(a) A lawyer or law firm shall not share legal fees with a nonlawyer, except that:
(1) an agreement by a lawyer with the lawyer’s firm, partner, or associate may provide for the payment of money, over a reasonable period of time after the lawyer’s death, to the lawyer’s estate or to one or more specified persons;
(2) a lawyer who undertakes to complete unfinished legal business of a deceased lawyer may pay to the estate of the deceased lawyer that proportion of the total compensation which fairly represents the services rendered by the deceased lawyer;
(3) a lawyer who purchases the practice of a deceased, disabled, or disappeared lawyer may, pursuant to the provision of Rule 1.17, pay to the estate or other representative of that lawyer the agreed-upon purchase price;
(4) a lawyer or a law firm may include nonlawyer employees in a compensation or retirement plan, even though the plan is based in whole or in part on a profit-sharing arrangement.
(b) A lawyer shall not form a partnership with a nonlawyer if any of the activities of the partnership consist of the practice of law.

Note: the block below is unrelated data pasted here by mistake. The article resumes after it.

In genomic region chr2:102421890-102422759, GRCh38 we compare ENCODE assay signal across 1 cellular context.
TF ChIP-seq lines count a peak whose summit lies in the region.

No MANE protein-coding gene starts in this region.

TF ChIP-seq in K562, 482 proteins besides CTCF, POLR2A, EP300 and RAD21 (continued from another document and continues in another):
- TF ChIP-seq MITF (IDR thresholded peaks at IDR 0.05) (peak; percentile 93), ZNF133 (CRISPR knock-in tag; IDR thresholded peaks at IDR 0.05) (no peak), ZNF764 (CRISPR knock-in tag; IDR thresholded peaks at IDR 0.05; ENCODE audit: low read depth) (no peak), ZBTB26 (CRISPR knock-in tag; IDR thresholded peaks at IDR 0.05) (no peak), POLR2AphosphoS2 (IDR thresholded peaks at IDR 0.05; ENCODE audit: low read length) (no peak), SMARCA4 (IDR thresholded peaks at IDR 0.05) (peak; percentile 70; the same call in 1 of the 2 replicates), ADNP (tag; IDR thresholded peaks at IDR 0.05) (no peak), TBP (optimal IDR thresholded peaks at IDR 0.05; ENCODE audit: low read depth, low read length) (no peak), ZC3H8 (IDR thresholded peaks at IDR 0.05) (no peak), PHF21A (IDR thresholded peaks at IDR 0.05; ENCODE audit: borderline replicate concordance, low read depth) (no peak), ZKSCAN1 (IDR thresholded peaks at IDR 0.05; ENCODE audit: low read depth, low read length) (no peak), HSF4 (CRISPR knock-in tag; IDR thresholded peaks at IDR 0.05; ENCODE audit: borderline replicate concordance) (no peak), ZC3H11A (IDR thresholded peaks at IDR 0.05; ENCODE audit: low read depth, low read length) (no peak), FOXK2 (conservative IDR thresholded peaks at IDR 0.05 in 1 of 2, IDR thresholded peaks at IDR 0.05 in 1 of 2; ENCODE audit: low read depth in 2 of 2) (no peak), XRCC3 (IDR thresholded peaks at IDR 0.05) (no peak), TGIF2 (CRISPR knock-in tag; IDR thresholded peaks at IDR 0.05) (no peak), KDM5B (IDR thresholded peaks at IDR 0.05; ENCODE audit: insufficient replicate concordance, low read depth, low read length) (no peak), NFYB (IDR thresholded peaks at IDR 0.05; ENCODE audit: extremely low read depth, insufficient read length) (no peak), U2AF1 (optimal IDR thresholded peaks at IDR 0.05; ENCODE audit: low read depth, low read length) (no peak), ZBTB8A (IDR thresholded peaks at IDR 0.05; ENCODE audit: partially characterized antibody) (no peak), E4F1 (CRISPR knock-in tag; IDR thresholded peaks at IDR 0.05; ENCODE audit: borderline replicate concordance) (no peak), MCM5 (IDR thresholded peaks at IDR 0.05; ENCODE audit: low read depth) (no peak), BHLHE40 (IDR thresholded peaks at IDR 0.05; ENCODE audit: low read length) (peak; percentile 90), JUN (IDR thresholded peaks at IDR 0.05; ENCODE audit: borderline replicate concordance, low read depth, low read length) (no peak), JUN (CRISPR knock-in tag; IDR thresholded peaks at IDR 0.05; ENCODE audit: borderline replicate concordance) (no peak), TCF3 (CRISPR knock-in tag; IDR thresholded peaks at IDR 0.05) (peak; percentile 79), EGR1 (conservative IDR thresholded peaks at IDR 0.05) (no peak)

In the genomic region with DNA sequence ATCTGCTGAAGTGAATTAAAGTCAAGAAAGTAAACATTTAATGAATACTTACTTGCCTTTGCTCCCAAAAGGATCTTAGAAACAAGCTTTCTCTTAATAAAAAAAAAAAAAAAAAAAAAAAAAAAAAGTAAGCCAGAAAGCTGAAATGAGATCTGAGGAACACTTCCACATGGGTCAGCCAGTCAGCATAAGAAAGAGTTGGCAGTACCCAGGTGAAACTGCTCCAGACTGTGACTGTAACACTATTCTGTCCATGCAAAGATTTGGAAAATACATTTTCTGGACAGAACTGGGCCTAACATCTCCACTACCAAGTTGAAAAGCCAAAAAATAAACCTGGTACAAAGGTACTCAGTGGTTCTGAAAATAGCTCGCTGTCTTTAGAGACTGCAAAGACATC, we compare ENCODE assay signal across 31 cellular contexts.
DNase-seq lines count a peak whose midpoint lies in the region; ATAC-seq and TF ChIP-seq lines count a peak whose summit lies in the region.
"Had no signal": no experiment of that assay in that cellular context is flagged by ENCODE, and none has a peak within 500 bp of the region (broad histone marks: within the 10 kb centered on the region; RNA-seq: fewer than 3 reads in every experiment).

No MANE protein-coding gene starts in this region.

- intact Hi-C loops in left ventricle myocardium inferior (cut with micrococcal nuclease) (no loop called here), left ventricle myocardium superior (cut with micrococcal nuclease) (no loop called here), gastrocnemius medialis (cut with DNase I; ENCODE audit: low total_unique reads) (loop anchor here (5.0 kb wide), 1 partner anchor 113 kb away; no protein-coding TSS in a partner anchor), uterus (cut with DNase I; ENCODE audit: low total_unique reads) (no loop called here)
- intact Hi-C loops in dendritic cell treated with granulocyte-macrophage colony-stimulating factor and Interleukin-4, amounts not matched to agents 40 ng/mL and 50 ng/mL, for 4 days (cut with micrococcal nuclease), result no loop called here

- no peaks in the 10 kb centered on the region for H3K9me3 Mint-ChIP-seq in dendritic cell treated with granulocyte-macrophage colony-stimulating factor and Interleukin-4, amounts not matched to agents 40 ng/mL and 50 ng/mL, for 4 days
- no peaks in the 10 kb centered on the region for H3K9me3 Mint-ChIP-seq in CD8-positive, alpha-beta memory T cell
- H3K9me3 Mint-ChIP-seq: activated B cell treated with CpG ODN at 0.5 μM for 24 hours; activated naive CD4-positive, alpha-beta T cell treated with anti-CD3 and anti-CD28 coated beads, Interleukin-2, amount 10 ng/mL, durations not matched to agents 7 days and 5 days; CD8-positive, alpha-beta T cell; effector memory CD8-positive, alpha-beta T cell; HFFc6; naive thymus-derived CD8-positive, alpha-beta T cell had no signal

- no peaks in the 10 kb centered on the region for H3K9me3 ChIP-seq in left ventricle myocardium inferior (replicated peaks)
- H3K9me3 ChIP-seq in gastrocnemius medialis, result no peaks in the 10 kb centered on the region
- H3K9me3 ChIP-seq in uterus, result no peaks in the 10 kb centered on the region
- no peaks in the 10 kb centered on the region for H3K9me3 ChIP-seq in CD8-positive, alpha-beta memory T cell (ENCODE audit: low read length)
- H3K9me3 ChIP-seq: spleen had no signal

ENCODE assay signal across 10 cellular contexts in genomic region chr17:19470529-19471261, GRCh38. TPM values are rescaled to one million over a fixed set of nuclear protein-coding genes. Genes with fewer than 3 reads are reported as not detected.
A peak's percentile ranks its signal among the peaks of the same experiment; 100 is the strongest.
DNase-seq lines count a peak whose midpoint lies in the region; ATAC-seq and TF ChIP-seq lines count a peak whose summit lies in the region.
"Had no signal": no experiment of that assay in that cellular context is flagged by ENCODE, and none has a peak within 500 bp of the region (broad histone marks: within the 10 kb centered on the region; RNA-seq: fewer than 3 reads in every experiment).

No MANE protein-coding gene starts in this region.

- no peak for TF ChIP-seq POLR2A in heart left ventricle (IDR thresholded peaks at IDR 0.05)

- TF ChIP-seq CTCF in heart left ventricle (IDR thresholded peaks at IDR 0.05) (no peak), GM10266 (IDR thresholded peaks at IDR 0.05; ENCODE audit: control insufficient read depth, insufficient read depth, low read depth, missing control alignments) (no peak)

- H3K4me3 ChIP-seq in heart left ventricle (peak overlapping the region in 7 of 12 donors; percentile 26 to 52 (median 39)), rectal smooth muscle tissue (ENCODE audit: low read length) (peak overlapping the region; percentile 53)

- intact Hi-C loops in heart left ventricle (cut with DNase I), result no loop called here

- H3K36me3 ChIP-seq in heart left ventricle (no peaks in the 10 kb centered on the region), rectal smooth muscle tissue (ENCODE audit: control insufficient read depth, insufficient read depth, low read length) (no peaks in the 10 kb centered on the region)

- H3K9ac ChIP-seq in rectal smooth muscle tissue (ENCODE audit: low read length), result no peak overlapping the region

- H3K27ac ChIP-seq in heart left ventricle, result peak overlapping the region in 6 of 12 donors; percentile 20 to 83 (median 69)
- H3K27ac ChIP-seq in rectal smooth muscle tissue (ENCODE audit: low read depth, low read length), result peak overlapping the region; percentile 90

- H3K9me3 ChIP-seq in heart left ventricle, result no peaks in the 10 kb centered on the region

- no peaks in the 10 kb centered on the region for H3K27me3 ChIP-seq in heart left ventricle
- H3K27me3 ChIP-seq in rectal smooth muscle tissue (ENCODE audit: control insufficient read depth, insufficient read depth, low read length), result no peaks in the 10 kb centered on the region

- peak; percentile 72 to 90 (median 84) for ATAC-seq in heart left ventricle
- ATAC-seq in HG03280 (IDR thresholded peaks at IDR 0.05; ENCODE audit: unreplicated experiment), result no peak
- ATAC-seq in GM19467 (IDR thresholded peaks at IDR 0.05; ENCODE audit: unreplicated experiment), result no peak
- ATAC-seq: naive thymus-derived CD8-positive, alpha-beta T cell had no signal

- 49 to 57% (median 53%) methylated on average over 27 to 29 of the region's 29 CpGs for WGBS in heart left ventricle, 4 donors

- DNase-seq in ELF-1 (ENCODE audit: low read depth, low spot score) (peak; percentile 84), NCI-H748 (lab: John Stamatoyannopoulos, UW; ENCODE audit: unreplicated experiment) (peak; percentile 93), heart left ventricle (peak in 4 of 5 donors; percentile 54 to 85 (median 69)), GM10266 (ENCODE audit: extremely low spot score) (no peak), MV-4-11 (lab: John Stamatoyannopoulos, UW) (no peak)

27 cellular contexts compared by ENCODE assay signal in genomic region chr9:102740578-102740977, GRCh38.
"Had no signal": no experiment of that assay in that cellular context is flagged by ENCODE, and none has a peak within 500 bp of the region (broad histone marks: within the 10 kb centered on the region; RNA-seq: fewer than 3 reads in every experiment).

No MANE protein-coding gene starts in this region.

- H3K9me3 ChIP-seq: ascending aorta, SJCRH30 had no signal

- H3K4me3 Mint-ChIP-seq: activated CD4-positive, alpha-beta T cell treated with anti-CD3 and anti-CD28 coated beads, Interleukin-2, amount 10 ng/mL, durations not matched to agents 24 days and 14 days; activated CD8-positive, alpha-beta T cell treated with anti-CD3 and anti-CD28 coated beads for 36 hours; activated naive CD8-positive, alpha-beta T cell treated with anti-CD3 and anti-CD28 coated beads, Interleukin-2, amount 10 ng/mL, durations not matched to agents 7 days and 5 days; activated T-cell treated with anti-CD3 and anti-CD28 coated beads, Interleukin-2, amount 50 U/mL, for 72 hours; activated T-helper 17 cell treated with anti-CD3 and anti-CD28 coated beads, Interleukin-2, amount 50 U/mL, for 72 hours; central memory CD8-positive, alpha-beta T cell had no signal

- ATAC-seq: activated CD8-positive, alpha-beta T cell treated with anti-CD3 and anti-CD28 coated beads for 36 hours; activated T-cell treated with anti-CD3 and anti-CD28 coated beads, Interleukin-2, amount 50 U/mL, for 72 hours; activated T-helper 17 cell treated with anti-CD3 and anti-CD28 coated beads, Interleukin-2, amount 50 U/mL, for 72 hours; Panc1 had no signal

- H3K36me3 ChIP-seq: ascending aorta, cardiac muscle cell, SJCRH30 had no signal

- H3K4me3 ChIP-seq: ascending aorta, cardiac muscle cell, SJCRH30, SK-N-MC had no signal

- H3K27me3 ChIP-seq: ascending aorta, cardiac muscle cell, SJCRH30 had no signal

(c) A lawyer shall not permit a person who recommends, employs, or pays the lawyer to render legal services for another to direct or regulate the lawyer’s professional judgment in rendering such legal services.
(d) A lawyer shall not practice with or in the form of a professional corporation or association authorized to practice law for a profit, if:
(1) a nonlawyer owns any interest therein, except that a fiduciary representative of the estate or trust of a lawyer may hold the stock or interest of the lawyer for a reasonable time during settlement or administration;
(2) a nonlawyer is a corporate director or officer thereof or occupies a position of similar responsibility in any form of association other than a corporation; or
(3) a nonlawyer has the right to direct or control the professional judgment of a lawyer.
 The provisions of this Rule express traditional limitations on sharing fees. These limitations are to protect the lawyer’s professional independence of judgment. Where someone other than the client pays the lawyer’s fee or salary, or recommends employment of the lawyer, that arrangement does not modify the lawyer’s obligation to the client. As stated in paragraph (c), such arrangements should not interfere with the lawyer’s professional judgment.
 This Rule also expresses traditional limitations on permitting a third party to direct or regulate the lawyer’s professional judgment in rendering legal services to another. See also Rule 1.8(f)(lawyer may accept compensation from a third party as long as there is no interference with the lawyer’s independent professional judgment and the client gives informed consent).